Teaching Robots to Anticipate Human Preferences for Enhanced Collaboration
Humans possess the unique ability to understand the goals, desires, and beliefs of others, which is crucial for anticipating actions and collaborating effectively. This skill, known as “theory of mind,” is innate to us but remains a challenge for robots. However, if robots are to become truly collaborative helpers in manufacturing and daily life, they need to learn these abilities as well.
In a new paper, which was a finalist for the best paper award at the ACM/IEEE International Conference on Human-Robot Interaction (HRI), computer science researchers from USC Viterbi aim to teach robots to predict human preferences in assembly tasks. This will allow robots to one day assist in various tasks, from building satellites to setting a table.
“When working with people, a robot needs to constantly guess what the person will do next,” said lead author Heramb Nemlekar, a USC computer science PhD student supervised by Stefanos Nikolaidis, an assistant professor of computer science. “For example, if the robot thinks the person will need a screwdriver to assemble the next part, it can get the screwdriver ahead of time so that the person does not have to wait. This way the robot can help people finish the assembly much faster.”
A New Approach to Predicting Human Actions
Predicting human actions can be challenging, as different people prefer to complete the same task in various ways. Current techniques require people to demonstrate how they would like to perform the assembly, which can be time-consuming and counterproductive. To address this issue, the researchers discovered similarities in how individuals assemble different products and used this knowledge to predict preferences.
Instead of requiring individuals to “show” the robot their preferences in a complex task, the researchers created a small assembly task (referred to as a “canonical” task) that could be quickly and easily performed. The robot would then “watch” the human complete the task using a camera and utilize machine learning to learn the person's preference based on their sequence of actions in the canonical task.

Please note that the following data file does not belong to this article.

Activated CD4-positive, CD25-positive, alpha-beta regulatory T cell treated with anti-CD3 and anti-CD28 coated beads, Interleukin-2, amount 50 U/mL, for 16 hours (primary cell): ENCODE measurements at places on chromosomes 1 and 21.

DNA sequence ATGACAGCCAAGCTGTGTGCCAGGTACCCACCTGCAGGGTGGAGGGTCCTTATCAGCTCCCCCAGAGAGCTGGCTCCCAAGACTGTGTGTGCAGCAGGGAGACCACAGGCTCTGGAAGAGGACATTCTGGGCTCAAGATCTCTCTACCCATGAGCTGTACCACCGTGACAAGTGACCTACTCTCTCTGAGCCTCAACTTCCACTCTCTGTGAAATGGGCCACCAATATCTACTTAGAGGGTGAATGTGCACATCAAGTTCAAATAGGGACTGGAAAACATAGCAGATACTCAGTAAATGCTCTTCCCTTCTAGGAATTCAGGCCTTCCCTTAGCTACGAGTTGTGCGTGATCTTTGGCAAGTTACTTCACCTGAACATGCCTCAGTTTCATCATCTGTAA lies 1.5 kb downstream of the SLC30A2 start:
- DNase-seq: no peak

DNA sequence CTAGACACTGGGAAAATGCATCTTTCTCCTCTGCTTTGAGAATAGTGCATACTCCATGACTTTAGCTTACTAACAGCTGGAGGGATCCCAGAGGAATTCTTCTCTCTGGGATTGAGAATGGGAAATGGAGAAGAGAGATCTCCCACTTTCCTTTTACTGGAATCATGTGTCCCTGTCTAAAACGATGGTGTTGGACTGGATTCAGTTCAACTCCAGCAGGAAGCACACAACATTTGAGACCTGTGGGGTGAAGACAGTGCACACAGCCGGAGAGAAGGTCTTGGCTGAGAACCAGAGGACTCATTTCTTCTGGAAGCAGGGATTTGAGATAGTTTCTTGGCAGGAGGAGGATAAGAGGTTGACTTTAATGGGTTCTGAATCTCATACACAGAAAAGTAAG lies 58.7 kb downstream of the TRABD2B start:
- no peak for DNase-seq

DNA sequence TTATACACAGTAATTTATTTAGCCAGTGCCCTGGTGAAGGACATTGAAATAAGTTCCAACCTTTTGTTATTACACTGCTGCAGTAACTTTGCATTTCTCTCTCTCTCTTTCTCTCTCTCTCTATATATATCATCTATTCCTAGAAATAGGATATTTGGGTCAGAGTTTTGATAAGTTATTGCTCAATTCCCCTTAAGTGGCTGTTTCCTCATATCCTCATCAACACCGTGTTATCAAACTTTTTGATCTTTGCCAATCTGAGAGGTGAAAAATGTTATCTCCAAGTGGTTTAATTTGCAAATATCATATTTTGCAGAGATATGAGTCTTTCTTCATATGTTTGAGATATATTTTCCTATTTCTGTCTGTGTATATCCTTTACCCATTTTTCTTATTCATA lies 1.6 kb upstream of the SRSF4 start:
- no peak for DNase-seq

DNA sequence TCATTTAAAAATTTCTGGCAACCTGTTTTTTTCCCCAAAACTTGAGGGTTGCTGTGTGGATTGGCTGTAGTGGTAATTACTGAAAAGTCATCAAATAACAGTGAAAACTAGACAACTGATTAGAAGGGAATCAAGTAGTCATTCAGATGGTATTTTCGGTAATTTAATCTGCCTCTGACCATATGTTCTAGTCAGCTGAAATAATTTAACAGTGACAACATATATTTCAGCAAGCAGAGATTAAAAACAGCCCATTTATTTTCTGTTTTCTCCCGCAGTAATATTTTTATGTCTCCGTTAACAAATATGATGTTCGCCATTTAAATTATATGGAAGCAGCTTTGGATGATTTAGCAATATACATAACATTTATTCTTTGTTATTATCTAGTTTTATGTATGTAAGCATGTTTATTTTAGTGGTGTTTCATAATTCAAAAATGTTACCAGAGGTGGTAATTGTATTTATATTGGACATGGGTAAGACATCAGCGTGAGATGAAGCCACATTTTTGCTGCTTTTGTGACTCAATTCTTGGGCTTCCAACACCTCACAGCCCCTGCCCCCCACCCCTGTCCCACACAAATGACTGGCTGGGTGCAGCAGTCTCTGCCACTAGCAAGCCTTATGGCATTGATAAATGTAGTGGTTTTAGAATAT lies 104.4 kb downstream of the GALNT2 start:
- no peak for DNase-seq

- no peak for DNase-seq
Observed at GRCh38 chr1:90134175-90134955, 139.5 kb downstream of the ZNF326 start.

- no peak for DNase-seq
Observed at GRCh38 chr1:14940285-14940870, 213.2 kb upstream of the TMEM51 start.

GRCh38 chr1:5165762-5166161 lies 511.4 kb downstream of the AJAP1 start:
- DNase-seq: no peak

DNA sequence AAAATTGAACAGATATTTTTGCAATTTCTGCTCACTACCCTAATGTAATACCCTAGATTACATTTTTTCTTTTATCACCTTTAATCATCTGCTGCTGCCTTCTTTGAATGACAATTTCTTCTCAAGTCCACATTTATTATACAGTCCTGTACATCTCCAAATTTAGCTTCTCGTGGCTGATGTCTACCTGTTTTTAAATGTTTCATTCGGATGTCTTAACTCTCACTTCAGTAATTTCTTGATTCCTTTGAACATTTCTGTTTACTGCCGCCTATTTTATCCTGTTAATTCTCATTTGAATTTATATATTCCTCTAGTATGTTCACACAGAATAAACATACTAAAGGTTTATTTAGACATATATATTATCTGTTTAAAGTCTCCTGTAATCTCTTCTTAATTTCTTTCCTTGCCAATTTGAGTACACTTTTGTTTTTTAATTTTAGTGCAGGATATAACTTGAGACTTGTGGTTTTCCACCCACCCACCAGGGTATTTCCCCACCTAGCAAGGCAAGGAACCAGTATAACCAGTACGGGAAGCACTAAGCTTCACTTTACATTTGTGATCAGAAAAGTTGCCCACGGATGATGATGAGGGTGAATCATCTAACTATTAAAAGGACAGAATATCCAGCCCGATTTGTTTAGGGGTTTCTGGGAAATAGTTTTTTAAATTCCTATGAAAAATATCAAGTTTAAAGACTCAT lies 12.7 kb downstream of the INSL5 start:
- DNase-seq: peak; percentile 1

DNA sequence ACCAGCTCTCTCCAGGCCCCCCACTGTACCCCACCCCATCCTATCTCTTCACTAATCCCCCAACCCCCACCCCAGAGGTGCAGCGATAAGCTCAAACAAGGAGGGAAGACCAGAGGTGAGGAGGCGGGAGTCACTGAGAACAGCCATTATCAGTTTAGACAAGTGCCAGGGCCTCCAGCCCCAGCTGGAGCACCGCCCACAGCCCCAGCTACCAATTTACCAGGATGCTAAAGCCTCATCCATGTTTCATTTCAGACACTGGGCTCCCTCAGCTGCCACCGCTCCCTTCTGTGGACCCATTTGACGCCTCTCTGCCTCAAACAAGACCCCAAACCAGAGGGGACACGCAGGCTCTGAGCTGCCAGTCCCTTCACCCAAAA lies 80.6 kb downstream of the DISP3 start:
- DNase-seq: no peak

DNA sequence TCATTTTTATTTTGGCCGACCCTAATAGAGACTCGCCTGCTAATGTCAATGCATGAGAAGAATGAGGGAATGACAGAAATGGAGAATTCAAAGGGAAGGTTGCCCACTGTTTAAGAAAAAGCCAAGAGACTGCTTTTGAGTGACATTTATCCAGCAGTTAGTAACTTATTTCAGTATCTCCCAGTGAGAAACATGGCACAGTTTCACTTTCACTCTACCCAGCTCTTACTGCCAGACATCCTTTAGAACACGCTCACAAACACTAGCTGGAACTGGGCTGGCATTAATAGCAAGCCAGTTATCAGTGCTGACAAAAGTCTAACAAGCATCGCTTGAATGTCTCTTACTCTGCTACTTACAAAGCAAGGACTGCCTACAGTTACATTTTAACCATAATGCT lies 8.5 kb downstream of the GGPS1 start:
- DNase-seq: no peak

In a user study, the researchers' system was able to predict human actions with around 82% accuracy. This approach not only saves time and effort but also helps build trust between humans and robots. It could be beneficial in industrial settings, where workers assemble products on a large scale, as well as for persons with disabilities or limited mobility who require assistance in assembling products.
Towards a Future of Enhanced Human-Robot Collaboration
The researchers' goal is not to replace human workers but to improve safety and productivity in human-robot hybrid factories by having robots perform non-value-added or ergonomically challenging tasks. Future research will focus on developing a method to automatically design canonical tasks for different types of assembly tasks and evaluating the benefits of learning human preferences from short tasks and predicting actions in complex tasks in various contexts, such as personal assistance in homes.
“A robot that can quickly learn our preferences can help us prepare a meal, rearrange furniture, or do house repairs, having a significant impact on our daily lives,” said Nikolaidis.
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